Monday, March 26, 2007

The bottleneck in the brain

The New York Times brings us more evidence that multitasking doesn't work well:

"Multitasking is going to slow you down, increasing the chances of mistakes," said David E. Meyer, a cognitive scientist and director of the Brain, Cognition and Action Laboratory at the University of Michigan. "Disruptions and interruptions are a bad deal from the standpoint of our ability to process information."

The human brain, with its hundred billion neurons and hundreds of trillions of synaptic connections, is a cognitive powerhouse in many ways. "But a core limitation is an inability to concentrate on two things at once," said René Marois, a neuroscientist and director of the Human Information Processing Laboratory at Vanderbilt University.

Mr. Marois and three other Vanderbilt researchers reported in an article last December in the journal Neuron that they used magnetic resonance imaging to pinpoint the bottleneck in the brain and to measure how much efficiency is lost when trying to handle two tasks at once.

Study participants were given two tasks and were asked to respond to sounds and images. The first was to press the correct key on a computer keyboard after hearing one of eight sounds. The other task was to speak the correct vowel after seeing one of eight images.

The researchers said that they did not see a delay if the participants were given the tasks one at a time. But the researchers found that response to the second task was delayed by up to a second when the study participants were given the two tasks at about the same time.

In many daily tasks, of course, a lost second is unimportant. But one implication of the Vanderbilt research, Mr. Marois said, is that talking on a cellphone while driving a car is dangerous. A one-second delay in response time at 60 miles an hour could be fatal, he noted.

"We are under the impression that we have this brain that can do more than it often can," observed Mr. Marois, who said he turns off his cellphone when driving.
A slideshow accompanies the article, with images of New Yorkers talking and texting while biking, skateboarding, and walking.
Slow Down, Multitaskers; Don’t Read in Traffic (New York Times)

Related posts
Multitaskers, take note
Multitasking makes you stupid
On the advantages of writing by hand
On continuous partial attention
On continuous partial attention and reading habits
On wireless connections in classrooms

comments: 3

Eustace Bright said...

Humans' desire to multitask is as interesting as our inability to do it. Perhaps we overload our senses because of a misfiring of our productivity gene (gross simplification, I bet), or because we modern individuals have grown uncomfortable with stillness between activities, a silence that endangers us to the sensation of spiritual emptiness and an ironic disconnect from nature and other people.

A different explanation would be that whereas the study asked subjects to do two activities requiring active (conscious) thinking (the keypad layout and its association with the sounds/symbols was almost certainly novel), sometimes people aren't multitasking two activities that both require conscious attention. Driving, playing a drum set, and typing are examples of activities that demonstrate the ability of the brain to perform activities subconsciously for sustained periods. (Have you ever noticed, likely with panic, that you have not been paying attention to your driving for more than one turn or stop and go?) Thus, I would be interested to see the results of a similar study wherein at least one of the activities is a very familiar activity, trained into the motor cortex. I wonder if the results would be similar or different!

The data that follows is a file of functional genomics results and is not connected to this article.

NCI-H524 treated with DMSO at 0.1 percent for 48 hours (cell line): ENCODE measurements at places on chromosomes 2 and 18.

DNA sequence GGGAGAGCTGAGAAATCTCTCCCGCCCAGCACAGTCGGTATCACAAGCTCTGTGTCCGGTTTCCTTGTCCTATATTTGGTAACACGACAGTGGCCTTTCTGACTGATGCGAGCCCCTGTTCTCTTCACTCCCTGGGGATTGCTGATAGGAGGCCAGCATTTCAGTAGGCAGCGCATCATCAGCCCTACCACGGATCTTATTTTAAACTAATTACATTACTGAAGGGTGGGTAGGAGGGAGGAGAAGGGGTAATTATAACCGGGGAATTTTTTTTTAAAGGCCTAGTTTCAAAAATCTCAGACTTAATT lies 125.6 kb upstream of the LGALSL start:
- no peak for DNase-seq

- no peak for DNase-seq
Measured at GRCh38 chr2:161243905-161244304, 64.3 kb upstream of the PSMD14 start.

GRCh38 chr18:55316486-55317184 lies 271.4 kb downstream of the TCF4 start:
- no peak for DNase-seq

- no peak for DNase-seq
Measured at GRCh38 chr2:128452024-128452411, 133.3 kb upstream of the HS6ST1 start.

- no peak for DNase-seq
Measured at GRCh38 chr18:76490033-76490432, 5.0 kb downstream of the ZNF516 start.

Michael Leddy said...

The driving scenario is a puzzling one -- is it that we're not paying attention, or that we're not aware that we're paying attention?

My son did some research on multitasking recently and found one explanation of its appeal in brain chemistry -- when the brain has data rapidly surging through it, it produces more dopamine, which makes us happier, at least for the moment.

I share your sense that for many people multitasking distracts them from difficult realities -- always texting, always with earbuds, always not quite otherwise alone.

Eustace Bright said...

What a great study your son has done! The result you mention matches with my own emotional experience.

Regarding driving, the degree and frequency of "novelty" is probably the deciding factor on how far into the subconscious an activity is monitored by the brain. Walking takes little active thought, and even hard thinking can be done while walking. The introduction of lightposts or other pedestrians in the path may cause disruption to the extent that the thinker is not already familiar enough with that configuration of obstacles. If the configuration is new, then the user has a novel situation that requires figuring out. Even a second or third (or more) time the obstruction pattern is encountered, I hypothesize that the thinker will have to set aside his thoughts to remember how to navigate. Brain scans would determine rather easily whether any tasks that once were the realm of conscious execution can be habituated to the point that they can be accomplished in the unconcious parts of the brain simultaneously with a different task in the conscious, or if, by contrast, it is not possible for the brain to do this, and it has to simply flit back and forth quickly (so quickly that we don't realize we're thinking about it, as you seem to have put it). My guess is that we'll find true (that is, simutaneous) multitasking theoretically possible, and indeed evident in some of our behaviors, but prohibitively difficult to attain for complex behaviors that constantly indroduce "novel" problems, such as talking on a phone (who knows what the person is going to say!) or listening to a song or all driving conditions.